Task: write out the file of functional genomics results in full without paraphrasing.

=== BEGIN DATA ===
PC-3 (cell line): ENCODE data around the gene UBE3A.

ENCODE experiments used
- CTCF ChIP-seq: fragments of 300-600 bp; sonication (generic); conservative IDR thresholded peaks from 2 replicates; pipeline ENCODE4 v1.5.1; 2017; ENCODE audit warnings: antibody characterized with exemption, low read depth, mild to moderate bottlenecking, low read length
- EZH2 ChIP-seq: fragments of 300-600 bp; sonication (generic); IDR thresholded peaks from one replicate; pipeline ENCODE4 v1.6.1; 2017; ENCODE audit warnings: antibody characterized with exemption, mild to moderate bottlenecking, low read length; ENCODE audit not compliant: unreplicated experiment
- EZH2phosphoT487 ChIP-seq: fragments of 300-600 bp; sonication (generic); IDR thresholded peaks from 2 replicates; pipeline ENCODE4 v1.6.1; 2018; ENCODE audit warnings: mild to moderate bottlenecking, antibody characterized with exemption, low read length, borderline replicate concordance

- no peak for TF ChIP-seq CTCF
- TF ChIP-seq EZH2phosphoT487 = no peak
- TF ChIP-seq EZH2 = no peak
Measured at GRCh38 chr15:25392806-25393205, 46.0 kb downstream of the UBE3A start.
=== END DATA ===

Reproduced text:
PC-3 (cell line): ENCODE data around the gene UBE3A.

ENCODE experiments used
- CTCF ChIP-seq: fragments of 300-600 bp; sonication (generic); conservative IDR thresholded peaks from 2 replicates; pipeline ENCODE4 v1.5.1; 2017; ENCODE audit warnings: antibody characterized with exemption, low read depth, mild to moderate bottlenecking, low read length
- EZH2 ChIP-seq: fragments of 300-600 bp; sonication (generic); IDR thresholded peaks from one replicate; pipeline ENCODE4 v1.6.1; 2017; ENCODE audit warnings: antibody characterized with exemption, mild to moderate bottlenecking, low read length; ENCODE audit not compliant: unreplicated experiment
- EZH2phosphoT487 ChIP-seq: fragments of 300-600 bp; sonication (generic); IDR thresholded peaks from 2 replicates; pipeline ENCODE4 v1.6.1; 2018; ENCODE audit warnings: mild to moderate bottlenecking, antibody characterized with exemption, low read length, borderline replicate concordance

- no peak for TF ChIP-seq CTCF
- TF ChIP-seq EZH2phosphoT487 = no peak
- TF ChIP-seq EZH2 = no peak
Measured at GRCh38 chr15:25392806-25393205, 46.0 kb downstream of the UBE3A start.